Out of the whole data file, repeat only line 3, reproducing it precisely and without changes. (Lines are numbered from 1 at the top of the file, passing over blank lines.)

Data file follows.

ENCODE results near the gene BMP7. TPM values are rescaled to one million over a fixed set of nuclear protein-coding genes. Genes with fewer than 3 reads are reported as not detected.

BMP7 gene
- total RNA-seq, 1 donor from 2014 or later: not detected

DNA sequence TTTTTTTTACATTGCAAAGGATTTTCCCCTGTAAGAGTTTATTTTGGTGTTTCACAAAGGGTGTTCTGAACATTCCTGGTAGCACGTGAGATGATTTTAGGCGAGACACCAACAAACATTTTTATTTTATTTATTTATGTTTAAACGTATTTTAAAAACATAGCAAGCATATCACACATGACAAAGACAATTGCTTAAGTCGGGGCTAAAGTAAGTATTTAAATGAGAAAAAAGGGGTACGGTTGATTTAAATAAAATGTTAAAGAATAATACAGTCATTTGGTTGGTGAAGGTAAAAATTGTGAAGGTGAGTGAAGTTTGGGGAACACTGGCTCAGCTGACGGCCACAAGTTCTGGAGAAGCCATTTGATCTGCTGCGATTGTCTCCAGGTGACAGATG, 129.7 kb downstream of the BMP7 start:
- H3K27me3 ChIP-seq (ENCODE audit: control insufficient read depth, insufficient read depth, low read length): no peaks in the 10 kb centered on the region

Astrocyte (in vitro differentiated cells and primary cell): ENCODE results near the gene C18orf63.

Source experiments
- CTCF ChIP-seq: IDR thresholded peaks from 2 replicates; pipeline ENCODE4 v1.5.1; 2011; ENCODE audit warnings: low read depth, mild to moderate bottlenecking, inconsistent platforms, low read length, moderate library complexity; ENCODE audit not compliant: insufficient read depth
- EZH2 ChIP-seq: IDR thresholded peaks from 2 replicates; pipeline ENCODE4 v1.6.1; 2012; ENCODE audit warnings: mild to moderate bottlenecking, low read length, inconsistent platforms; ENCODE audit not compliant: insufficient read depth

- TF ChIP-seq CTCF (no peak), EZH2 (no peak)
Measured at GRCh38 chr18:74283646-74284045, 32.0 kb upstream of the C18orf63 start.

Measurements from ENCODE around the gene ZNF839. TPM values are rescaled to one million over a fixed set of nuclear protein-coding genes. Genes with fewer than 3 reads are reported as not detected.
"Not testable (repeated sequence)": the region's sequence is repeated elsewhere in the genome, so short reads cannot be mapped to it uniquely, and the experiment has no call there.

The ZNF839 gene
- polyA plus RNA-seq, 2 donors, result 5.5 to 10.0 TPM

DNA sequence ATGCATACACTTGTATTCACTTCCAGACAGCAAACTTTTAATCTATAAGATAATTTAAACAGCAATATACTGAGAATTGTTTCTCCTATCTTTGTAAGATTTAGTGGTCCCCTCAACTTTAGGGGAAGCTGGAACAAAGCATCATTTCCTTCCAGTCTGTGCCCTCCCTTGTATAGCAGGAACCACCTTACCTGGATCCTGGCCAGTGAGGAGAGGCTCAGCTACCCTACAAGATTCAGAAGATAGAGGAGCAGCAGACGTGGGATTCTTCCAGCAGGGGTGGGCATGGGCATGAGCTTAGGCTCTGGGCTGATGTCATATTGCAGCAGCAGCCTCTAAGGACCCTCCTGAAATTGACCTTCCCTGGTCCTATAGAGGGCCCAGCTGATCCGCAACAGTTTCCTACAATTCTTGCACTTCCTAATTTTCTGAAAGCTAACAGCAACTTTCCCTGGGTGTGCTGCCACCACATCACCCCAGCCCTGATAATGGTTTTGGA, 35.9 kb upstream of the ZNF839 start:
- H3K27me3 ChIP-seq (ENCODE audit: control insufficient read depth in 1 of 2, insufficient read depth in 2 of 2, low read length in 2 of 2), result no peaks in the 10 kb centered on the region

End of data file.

- total RNA-seq, 1 donor from 2014 or later: not detected